Indonesia's Liberal Islam Network

Interpreting Islam in its Social Context

In Indonesia, eight months before September 11 2001, a small group of Muslim intellectuals got together with the aim of forming a progressive counterbalance to the conservative Islamist movements in their country. Christina Schott reports

Ulil Ashbar-Abdallah (photo: www.freedom-institute.org)
Ulil Ashbar-Abdallah on Islam: "The universal values have to be translated into particular contexts – Arabian, Malay, Central Asian and so on."

​​Ulil Ashbar-Abdallah, coordinator of the Liberal Islam Network: "We must use ideas to combat the ideas behind violent radicalism"

Along with the democracy that found its way into Indonesia in the wake of the resignation of former dictator, Suharto, in 1988, freedom of speech too has been flourishing again in the country that is home to the world's largest Islamic population. But that there is a down side to everything has been shown by the fact that a minority of Islamist radicals have also been making themselves loudly heard since then.

"We had been discussing a liberal Islam organisation for a long time", explains Ulil Abshar-Abdalla, coordinator of the Liberal Islam Network (Jaringan Islam Liberal, JIL). "We then witnessed a revival of radical Islam in Indonesia after the 'reformasi' and realised that it was time to act."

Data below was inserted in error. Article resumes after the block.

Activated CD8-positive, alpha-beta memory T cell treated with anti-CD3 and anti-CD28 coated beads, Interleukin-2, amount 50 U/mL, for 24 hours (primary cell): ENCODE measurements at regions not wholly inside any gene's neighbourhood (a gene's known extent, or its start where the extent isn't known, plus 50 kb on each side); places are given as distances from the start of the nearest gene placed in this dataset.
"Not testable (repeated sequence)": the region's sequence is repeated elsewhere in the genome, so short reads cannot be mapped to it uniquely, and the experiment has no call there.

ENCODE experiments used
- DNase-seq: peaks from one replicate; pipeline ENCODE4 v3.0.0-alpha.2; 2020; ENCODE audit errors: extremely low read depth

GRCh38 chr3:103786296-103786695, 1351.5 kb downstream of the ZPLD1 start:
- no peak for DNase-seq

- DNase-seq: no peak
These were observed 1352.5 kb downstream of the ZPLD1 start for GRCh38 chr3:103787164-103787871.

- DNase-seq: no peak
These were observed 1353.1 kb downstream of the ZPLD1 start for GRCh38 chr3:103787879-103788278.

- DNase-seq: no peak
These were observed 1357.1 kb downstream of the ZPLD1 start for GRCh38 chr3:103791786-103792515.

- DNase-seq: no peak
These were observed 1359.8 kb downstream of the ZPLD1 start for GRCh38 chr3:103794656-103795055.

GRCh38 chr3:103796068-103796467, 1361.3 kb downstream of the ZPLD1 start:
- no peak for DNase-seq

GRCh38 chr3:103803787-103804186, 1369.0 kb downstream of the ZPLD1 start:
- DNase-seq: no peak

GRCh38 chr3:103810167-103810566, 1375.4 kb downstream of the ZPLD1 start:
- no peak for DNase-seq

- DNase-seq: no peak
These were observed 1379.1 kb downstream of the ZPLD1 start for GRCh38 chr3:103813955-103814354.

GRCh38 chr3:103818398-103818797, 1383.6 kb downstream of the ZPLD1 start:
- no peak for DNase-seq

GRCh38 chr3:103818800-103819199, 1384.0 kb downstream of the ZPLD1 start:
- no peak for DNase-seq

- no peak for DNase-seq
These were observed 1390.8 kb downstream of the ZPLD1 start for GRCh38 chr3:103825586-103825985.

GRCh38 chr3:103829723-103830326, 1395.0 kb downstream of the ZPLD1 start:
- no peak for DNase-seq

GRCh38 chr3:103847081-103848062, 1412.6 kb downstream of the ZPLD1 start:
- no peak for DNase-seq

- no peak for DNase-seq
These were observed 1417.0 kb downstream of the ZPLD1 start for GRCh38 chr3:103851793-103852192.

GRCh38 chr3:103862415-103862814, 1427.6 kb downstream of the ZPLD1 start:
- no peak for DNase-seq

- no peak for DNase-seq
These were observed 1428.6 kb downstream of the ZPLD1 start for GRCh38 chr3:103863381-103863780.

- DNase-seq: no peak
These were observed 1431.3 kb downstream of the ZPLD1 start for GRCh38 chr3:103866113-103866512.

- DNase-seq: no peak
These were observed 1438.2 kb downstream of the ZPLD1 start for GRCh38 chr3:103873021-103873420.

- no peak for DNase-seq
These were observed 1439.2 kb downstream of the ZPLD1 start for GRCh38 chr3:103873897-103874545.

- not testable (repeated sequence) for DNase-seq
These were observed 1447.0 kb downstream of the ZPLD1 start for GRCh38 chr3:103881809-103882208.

Although the movement is relatively small it is considered to have a great deal of influence, while for conservative Muslims it is seen as highly controversial. Most of the organisations founding members were educated in madrassas (Islamic religious schools) before going on to take up Islamic Studies. For them, the liberal Islamic universities in Indonesia opened up a whole new world of interpretation with regard to religious doctrine and philosophies of life.

Preserving Indonesian Islam

Nowadays the group spends much of its time speaking out against "literalist" Islam, the tendency to an overly literal interpretation of the Koran. A literal interpretation would, they believe, be immensely destructive to Islam. And it is exactly that that they see as the biggest problem of the fundamentalists. Their interpretation is non-productive, exclusive and old-fashioned. The Islamic teachings need to be looked at in the context of the changing times and society.

For the most part, Islam in Indonesia is still very moderate, particularly with regard to the way it blends with the many local traditions and the remains of older cultures and religions. "Such syncretic forms are something I tend to view as positive, because they help to preserve the particular character of Indonesian Islam and to hold off the increasing encroachment of Arab influence", says Ulil.

"We, however, emphatically do not do not represent traditional Islam, it has very conservative roots and can easily be abused by radical movements."

Against the oppression of minorities

There is a great deal of common ground between the JIL and the teachings of Nahdlatul Ulama and Muhammadiyah, the moderate Indonesian mass organisations which, between them, represent round 70 million Muslims. The group, however, does criticize certain points as too backward, such as the lack of equal rights for women.

According to JIL, any oppression of minorities is contradictory to the principles of Islam. So the network lobbies for religious freedom and freedom of speech as well as for the rights of women. Its aim is to help strengthen democracy and create a fairer, more human politics with social structures.